The Queen spent the autumn and winter of 1189 in the south, staying in turn at Winchester, Salisbury, Hampshire, Windsor, and Canterbury. The records indicate that she remained active in public affairs.

  Richard held his first Christmas court at Bures in Normandy with great solemnity, and at the end of December met Philip again, at Nonancourt, to discuss preparations for the crusade. Already his fleet of more than a hundred great ships was being assembled on the coast of England, and he was accumulating provisions and drawing up strict rules of conduct for his crusading army. Bearing in mind how the presence of Eleanor and her ladies had hampered the progress of the Second Crusade, he decreed that no women were to accompany the army, a decision that was endorsed by a papal bull.

  On 2 February 1190, at Richard's summons, Eleanor sailed to Normandy and joined him at Bures, taking John, Alys, Archbishop Geoffrey, and a host of prelates with her. Soon afterwards, Alys seems to have been placed under guard in Rouen, where she remained a prisoner.

  In March, Richard convened a family conclave at Nonancourt, attended by Eleanor, Count John, and Archbishop Geoffrey. Significantly, John had not been given any share in the regency. In the months since John's advancement, Richard had perhaps come to regret giving him such a wide power base. He must have realised that John was patently untrustworthy and might well try to make mischief during his absence. Despite Eleanor's pleas, he now made John swear on oath that he would not set foot in England for three years. But their mother remained adamant that this was unjust, and soon afterwards persuaded Richard to release his brother from his promise and give him leave to return to the kingdom at will. It was a decision that both Richard and Eleanor would have cause to regret.

  Since Richard did not trust Geoffrey either, Geoffrey was also required to promise to stay out of England for three years. Eleanor did not attempt to mitigate his exile. Shortly afterwards, Richard met Philip at Dreux and arranged to postpone their departure until July.

  During the absence of the royal family, there was trouble in England. In March, the tide of anti-Semitism swamped York, where 150 Jews who had sought refuge in Clifford's Tower were burned to death. Soon after Easter, when William Longchamp, in the King's name, went north to punish the perpetrators of this outrage, many of whom were friends of Hugh de Puiset, he did his best to undermine the Bishop's stranglehold on power in the north and even ordered his arrest. Despite buying his freedom with castles and hostages for his good behaviour, de Puiset was furious to find himself again cast into prison, this time by Longchamp's brother Osbert at Howden, Yorkshire.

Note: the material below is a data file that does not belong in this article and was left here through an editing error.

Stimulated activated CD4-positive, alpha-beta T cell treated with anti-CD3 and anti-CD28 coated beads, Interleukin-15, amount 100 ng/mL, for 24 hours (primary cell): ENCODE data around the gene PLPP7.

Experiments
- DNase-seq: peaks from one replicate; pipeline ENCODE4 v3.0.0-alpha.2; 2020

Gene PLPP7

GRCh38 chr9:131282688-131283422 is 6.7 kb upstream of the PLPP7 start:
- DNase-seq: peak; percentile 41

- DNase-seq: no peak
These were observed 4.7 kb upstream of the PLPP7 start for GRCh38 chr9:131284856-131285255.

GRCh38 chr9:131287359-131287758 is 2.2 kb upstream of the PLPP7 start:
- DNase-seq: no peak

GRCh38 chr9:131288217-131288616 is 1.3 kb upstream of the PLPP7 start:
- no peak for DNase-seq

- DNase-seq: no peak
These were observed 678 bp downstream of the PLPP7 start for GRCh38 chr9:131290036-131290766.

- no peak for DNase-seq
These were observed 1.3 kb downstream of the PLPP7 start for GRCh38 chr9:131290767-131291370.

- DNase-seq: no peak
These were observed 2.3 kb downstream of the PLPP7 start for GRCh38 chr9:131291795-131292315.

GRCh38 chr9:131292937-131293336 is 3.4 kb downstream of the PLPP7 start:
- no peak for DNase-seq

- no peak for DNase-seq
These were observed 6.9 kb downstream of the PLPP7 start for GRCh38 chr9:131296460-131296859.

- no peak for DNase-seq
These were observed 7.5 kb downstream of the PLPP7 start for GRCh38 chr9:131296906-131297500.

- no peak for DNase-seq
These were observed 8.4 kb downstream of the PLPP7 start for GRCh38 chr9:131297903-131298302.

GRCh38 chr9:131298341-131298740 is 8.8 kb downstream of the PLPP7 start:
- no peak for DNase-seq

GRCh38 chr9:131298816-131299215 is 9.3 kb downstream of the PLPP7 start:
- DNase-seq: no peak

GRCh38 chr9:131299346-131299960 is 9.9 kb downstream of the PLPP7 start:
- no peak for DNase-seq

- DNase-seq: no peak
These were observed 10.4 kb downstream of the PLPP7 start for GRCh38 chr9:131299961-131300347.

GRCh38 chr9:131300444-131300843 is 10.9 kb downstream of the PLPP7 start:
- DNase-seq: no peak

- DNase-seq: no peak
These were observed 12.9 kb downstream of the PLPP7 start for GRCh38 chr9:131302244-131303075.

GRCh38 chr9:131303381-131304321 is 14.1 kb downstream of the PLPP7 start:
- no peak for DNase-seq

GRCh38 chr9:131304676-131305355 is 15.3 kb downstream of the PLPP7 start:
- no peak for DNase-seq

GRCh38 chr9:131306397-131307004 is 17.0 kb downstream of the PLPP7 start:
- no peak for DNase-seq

This left Longchamp in sole charge of the government: not only was he chancellor, but also acting justiciar and, from June 1190, papal legate, at the King's behest. He was determined to make the most of his power. "The laity found him more than a king, the clergy more than a pope, and both an intolerable tyrant."42 He was continually progressing around the realm like royalty, attended by a squad of henchmen; he strengthened all the fortresses in his control, including the Tower of London; he hired an army of mercenaries from abroad; and he exacted punitive taxes to finance not only the crusade but also his own extravagant lifestyle.

  In the spring, Eleanor seems to have accompanied Richard to Anjou to help him set his affairs in order
before he set off alone on a short progress through Poitou and Aquitaine.43 Charters issued under the Queen's seal at this time 44 suggest that she stayed at Chinon, or possibly nearby, while he was away.45

  Both Richard and Eleanor were deeply concerned at this time about the succession, since the King as yet had no direct heir to succeed him in the event of his being killed on crusade. There were three possible successors, none of them very desirable: Arthur of Brittany, the late Duke Geoffrey's son, who was just three years old and was being raised in a hostile court presided over by his mother Constance; the unreliable Count John; and Archbishop Geoffrey, whose bastardy was a barrier to his succession. It was imperative that the King marry as soon as possible and get himself a son.

  The question was, whom should he marry? It seems that Richard, perhaps influenced by Eleanor, had changed his mind about wanting to espouse Alys. Alys's affair with Henry II would forever he as an impediment between them, casting doubt on the legitimacy of any children they might have. Marriage with Alys was therefore out of the question, although Richard would have to pick his moment to broach the matter diplomatically with King Philip.